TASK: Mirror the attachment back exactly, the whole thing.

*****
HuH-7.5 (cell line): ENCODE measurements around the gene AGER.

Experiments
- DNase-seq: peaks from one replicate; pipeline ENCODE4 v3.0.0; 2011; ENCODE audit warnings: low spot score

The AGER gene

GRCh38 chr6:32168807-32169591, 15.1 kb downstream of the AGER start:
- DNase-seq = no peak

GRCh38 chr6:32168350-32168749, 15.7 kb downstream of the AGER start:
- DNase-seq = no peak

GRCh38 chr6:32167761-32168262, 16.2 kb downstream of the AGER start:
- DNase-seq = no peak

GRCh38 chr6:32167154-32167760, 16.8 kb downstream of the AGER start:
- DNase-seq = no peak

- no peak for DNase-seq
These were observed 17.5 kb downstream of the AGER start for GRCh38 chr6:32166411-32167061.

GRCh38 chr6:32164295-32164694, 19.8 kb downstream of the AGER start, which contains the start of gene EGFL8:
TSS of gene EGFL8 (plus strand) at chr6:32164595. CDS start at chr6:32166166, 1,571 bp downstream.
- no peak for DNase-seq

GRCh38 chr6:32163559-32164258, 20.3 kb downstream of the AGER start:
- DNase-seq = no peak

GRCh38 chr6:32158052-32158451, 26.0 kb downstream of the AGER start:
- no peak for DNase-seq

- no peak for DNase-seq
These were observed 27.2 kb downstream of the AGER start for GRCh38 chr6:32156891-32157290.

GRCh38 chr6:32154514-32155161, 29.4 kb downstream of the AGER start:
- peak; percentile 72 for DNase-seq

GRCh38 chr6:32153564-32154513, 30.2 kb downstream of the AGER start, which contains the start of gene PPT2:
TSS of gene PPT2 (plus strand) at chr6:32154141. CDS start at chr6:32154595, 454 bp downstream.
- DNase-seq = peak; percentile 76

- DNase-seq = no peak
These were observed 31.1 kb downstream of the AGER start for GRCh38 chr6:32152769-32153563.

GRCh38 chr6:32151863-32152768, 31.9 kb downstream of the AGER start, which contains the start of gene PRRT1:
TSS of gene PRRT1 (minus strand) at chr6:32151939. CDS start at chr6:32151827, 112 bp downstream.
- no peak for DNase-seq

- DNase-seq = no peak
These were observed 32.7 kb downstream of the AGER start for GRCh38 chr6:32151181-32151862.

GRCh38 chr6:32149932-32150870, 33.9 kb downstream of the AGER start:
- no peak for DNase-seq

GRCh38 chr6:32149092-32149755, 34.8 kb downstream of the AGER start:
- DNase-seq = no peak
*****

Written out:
HuH-7.5 (cell line): ENCODE measurements around the gene AGER.

Experiments
- DNase-seq: peaks from one replicate; pipeline ENCODE4 v3.0.0; 2011; ENCODE audit warnings: low spot score

The AGER gene

GRCh38 chr6:32168807-32169591, 15.1 kb downstream of the AGER start:
- DNase-seq = no peak

GRCh38 chr6:32168350-32168749, 15.7 kb downstream of the AGER start:
- DNase-seq = no peak

GRCh38 chr6:32167761-32168262, 16.2 kb downstream of the AGER start:
- DNase-seq = no peak

GRCh38 chr6:32167154-32167760, 16.8 kb downstream of the AGER start:
- DNase-seq = no peak

- no peak for DNase-seq
These were observed 17.5 kb downstream of the AGER start for GRCh38 chr6:32166411-32167061.

GRCh38 chr6:32164295-32164694, 19.8 kb downstream of the AGER start, which contains the start of gene EGFL8:
TSS of gene EGFL8 (plus strand) at chr6:32164595. CDS start at chr6:32166166, 1,571 bp downstream.
- no peak for DNase-seq

GRCh38 chr6:32163559-32164258, 20.3 kb downstream of the AGER start:
- DNase-seq = no peak

GRCh38 chr6:32158052-32158451, 26.0 kb downstream of the AGER start:
- no peak for DNase-seq

- no peak for DNase-seq
These were observed 27.2 kb downstream of the AGER start for GRCh38 chr6:32156891-32157290.

GRCh38 chr6:32154514-32155161, 29.4 kb downstream of the AGER start:
- peak; percentile 72 for DNase-seq

GRCh38 chr6:32153564-32154513, 30.2 kb downstream of the AGER start, which contains the start of gene PPT2:
TSS of gene PPT2 (plus strand) at chr6:32154141. CDS start at chr6:32154595, 454 bp downstream.
- DNase-seq = peak; percentile 76

- DNase-seq = no peak
These were observed 31.1 kb downstream of the AGER start for GRCh38 chr6:32152769-32153563.

GRCh38 chr6:32151863-32152768, 31.9 kb downstream of the AGER start, which contains the start of gene PRRT1:
TSS of gene PRRT1 (minus strand) at chr6:32151939. CDS start at chr6:32151827, 112 bp downstream.
- no peak for DNase-seq

- DNase-seq = no peak
These were observed 32.7 kb downstream of the AGER start for GRCh38 chr6:32151181-32151862.

GRCh38 chr6:32149932-32150870, 33.9 kb downstream of the AGER start:
- no peak for DNase-seq

GRCh38 chr6:32149092-32149755, 34.8 kb downstream of the AGER start:
- DNase-seq = no peak